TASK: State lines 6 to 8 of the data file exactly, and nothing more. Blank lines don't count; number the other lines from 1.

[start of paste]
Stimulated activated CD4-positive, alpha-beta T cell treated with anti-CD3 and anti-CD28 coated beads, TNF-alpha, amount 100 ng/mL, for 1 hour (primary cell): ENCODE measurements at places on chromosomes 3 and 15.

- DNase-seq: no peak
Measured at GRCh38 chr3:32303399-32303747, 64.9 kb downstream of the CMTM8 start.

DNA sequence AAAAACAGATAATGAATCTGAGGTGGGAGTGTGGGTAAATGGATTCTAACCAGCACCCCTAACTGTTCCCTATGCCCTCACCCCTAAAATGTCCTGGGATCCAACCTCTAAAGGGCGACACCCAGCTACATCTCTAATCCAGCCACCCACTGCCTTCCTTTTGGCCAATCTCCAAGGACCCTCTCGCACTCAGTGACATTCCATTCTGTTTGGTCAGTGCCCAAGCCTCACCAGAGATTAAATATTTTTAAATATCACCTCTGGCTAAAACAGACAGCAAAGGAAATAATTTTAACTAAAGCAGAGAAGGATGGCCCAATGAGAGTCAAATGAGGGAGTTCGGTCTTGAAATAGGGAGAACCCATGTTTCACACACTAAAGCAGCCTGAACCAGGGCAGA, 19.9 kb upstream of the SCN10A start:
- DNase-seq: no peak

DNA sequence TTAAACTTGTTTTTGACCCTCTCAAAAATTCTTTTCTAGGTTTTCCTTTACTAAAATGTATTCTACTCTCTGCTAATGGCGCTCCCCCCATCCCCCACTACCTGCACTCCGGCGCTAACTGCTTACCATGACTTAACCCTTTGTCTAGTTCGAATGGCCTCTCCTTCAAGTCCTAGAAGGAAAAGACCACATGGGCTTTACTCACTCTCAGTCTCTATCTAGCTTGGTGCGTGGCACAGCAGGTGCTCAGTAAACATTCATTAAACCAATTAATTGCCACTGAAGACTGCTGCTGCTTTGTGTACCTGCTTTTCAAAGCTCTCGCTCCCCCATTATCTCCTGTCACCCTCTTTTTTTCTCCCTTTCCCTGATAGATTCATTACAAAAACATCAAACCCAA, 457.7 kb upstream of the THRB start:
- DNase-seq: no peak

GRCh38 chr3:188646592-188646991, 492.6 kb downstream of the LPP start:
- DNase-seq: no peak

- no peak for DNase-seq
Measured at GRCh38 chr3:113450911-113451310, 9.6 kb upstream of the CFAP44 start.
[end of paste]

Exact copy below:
DNA sequence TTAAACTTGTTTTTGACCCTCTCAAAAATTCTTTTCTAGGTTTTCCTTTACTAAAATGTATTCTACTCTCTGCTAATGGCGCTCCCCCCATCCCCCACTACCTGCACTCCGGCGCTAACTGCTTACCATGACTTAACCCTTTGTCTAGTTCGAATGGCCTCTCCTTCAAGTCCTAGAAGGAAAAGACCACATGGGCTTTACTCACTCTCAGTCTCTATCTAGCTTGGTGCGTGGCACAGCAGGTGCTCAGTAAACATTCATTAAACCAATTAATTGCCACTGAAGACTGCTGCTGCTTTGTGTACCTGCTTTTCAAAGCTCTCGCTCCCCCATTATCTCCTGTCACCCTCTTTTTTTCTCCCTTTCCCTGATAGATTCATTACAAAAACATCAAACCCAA, 457.7 kb upstream of the THRB start:
- DNase-seq: no peak

GRCh38 chr3:188646592-188646991, 492.6 kb downstream of the LPP start: